We live in an era when the draw to go see a film at a theater is more of a social decision than an experiential one. For the most part, you can be just as entertained at home watching movies or TV shows – or playing video games.
Here’s an exception. Gravity is a uniquely cinematic experience. You cannot feel this blown away at home. Literally.
Director Alfonso Cuarón, a team of hundreds, and a cast of two have created a breathtaking and dazzling thriller. The film grabs you early, builds to a frantic pace and never lets up. Be prepared for a continuous barrage of terrifying threats – spontaneous explosions, a slow, drifting death into vast nothingness, high-velocity space debris, and country western music being forcibly piped into your space helmet.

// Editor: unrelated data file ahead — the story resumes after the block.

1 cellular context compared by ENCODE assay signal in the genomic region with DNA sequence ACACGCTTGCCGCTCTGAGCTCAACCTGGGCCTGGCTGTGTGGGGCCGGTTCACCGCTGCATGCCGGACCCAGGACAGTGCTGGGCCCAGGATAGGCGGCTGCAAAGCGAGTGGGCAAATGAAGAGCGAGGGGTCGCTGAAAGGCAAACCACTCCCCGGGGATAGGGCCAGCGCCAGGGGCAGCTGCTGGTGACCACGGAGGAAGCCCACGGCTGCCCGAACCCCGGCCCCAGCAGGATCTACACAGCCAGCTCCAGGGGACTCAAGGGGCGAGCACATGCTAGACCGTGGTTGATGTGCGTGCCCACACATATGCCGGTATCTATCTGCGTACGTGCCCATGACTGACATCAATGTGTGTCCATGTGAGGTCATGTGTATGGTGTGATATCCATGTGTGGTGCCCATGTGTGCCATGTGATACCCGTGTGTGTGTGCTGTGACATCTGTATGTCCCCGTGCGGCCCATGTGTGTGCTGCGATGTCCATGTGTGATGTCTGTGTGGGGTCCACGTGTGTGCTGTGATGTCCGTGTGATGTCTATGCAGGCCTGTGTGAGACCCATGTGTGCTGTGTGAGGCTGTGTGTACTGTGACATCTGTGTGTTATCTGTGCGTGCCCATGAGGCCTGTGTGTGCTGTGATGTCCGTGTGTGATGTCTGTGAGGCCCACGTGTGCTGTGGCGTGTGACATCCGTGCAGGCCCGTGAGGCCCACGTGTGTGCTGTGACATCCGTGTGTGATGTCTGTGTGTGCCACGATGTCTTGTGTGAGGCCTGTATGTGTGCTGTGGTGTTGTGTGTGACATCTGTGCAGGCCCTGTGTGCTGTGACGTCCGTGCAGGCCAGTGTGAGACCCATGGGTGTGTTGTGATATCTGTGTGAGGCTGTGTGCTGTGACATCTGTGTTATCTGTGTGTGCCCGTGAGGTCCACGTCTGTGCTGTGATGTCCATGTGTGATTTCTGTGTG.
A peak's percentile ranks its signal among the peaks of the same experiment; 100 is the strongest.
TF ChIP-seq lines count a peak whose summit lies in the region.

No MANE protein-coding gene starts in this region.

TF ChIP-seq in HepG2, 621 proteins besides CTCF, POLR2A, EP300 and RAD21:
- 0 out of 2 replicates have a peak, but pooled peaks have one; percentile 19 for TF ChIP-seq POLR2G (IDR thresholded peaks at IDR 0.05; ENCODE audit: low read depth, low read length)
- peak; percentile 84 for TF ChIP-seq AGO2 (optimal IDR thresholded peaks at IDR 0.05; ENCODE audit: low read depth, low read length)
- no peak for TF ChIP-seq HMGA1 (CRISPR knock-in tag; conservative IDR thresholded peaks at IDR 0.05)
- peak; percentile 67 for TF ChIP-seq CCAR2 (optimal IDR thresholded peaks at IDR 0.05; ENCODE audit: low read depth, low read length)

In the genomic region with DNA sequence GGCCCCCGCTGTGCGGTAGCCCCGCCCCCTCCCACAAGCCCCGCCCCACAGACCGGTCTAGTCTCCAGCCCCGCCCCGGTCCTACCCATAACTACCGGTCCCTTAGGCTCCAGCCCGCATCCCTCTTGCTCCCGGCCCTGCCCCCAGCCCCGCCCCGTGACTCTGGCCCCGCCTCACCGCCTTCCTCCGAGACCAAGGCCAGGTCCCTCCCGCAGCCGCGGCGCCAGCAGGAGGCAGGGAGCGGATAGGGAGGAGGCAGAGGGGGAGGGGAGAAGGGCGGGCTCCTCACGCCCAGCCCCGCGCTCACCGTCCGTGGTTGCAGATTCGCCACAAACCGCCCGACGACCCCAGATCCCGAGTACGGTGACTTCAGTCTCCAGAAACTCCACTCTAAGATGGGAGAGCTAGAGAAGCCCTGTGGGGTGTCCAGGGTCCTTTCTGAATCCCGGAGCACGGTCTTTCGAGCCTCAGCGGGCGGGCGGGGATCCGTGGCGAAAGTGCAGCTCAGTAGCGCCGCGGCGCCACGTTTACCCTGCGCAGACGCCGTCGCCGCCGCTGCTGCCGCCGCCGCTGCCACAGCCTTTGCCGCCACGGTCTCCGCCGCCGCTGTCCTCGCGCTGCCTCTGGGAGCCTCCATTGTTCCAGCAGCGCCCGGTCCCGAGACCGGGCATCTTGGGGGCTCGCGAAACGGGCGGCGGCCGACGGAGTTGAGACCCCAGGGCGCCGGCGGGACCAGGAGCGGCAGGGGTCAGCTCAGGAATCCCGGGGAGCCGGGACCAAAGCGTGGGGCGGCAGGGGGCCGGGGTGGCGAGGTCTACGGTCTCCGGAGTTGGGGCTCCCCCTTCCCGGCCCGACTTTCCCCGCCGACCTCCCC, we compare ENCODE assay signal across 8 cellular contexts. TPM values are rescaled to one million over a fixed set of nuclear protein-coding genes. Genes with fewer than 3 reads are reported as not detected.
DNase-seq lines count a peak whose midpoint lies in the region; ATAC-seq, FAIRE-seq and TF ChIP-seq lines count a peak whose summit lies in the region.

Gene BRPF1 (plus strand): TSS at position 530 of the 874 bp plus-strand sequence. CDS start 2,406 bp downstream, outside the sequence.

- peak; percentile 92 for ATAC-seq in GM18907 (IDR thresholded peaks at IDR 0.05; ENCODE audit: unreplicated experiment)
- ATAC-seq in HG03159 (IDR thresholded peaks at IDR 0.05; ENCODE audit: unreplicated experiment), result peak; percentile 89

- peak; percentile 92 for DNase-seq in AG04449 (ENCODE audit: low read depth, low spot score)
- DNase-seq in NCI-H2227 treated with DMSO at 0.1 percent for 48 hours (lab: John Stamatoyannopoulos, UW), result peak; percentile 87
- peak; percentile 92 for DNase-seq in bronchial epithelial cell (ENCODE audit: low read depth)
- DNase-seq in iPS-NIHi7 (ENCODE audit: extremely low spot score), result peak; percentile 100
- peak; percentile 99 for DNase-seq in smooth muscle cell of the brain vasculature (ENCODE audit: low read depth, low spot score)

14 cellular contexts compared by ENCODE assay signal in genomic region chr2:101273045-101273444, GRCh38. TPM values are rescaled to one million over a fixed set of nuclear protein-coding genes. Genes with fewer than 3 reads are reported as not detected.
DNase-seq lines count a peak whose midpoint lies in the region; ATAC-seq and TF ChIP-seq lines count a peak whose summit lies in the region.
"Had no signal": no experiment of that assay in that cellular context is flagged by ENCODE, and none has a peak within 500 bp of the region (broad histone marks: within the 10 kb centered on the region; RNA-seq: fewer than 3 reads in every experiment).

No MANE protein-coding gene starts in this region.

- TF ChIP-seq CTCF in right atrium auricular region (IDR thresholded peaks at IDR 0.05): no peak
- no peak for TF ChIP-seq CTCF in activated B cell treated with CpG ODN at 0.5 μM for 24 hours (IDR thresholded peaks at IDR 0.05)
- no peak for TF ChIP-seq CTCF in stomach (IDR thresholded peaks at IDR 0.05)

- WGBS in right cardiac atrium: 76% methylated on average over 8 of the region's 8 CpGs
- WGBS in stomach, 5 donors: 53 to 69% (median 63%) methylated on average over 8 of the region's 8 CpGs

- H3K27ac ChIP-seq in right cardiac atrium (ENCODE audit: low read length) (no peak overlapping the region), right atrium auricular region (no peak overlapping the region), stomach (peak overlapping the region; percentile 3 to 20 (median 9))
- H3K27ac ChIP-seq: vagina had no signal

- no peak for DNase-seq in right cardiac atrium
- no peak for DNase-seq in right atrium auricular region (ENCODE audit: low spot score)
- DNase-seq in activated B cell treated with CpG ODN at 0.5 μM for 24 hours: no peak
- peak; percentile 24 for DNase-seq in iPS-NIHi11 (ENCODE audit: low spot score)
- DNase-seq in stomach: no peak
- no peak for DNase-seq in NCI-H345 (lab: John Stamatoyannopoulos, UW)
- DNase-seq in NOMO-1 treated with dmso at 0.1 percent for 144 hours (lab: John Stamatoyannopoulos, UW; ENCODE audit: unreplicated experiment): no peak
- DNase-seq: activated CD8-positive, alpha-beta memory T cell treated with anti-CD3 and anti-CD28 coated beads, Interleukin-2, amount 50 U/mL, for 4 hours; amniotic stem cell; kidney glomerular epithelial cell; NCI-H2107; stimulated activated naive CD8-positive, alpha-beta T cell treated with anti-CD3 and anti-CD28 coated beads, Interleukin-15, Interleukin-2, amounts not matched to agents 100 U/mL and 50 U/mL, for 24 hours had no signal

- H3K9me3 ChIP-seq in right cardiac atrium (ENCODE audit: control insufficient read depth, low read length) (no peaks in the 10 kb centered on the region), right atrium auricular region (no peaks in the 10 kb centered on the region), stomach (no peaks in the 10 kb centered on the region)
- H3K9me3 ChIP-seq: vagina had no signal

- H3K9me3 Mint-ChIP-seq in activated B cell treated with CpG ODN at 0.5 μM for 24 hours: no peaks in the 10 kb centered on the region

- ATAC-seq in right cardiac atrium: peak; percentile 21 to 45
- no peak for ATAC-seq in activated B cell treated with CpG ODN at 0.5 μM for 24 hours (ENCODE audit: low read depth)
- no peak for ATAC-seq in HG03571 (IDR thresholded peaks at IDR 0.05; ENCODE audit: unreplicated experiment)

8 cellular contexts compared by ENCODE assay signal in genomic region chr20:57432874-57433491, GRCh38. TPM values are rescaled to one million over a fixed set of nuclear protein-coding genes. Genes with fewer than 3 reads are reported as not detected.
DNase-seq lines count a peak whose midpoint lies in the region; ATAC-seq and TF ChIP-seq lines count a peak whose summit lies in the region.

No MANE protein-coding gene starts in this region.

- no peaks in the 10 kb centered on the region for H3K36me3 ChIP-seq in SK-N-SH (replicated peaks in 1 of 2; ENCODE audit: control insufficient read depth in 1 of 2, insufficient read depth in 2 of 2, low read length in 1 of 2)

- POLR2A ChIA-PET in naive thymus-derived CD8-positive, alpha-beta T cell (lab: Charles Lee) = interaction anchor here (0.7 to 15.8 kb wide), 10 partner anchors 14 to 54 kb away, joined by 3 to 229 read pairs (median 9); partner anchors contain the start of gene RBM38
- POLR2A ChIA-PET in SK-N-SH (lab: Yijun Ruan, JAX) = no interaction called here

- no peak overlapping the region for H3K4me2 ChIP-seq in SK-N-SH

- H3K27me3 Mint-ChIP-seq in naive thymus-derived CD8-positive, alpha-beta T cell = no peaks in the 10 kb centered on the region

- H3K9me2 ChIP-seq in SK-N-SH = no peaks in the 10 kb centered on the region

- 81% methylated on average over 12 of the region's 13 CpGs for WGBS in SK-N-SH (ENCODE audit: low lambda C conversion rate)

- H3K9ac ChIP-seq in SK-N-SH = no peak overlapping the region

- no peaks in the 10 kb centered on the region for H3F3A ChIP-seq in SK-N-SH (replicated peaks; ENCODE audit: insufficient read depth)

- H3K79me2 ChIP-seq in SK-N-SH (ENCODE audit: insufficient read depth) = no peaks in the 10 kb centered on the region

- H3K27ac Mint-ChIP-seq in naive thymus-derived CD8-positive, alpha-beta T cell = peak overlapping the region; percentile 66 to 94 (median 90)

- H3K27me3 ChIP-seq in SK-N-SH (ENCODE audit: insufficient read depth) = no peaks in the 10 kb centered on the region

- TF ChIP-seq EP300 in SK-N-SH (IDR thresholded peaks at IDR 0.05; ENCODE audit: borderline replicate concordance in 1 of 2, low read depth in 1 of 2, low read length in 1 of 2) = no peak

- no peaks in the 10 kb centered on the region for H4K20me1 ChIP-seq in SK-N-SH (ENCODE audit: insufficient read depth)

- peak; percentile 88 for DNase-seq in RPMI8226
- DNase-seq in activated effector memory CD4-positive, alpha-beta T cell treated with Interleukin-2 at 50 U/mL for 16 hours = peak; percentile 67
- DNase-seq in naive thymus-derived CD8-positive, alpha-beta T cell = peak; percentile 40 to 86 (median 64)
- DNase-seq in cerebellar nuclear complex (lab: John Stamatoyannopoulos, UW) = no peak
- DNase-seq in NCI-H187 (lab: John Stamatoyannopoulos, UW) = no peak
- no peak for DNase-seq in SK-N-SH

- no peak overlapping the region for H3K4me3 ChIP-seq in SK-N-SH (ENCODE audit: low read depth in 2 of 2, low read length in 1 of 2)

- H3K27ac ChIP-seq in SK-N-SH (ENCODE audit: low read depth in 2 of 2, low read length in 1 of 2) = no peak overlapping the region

If you’re a gamer, you’ll probably catch yourself looking for the controller under your seat. The film ultimately is a series of challenges in which characters fight there way to the next level. Sandra Bullock and George Clooney do a fine job with their mostly one-dimensional characters, while the film’s 3-D effects are masterfully applied to enhance the beauty and amplify the terror. You’ll be mesmerized, clenched, shocked and exhilarated, and it will all be over too quickly.
Sandra Bullock does a fine job as space technician Ryan Stone, but we’ve seen her adrenaline/distress reactions before in Speed. This character carries some pre-event emotional baggage that gives her a bit more gravitas, but it’s scripted at some points to feel a bit contrived.
3-D effects are great, but 3-D glasses suck. Who wore them before you? Why are the lenses always smudged? They may or may not have been sitting in a pool of disinfectant – I hope that’s why they’re a little wet.
TMN 20-Star Assessment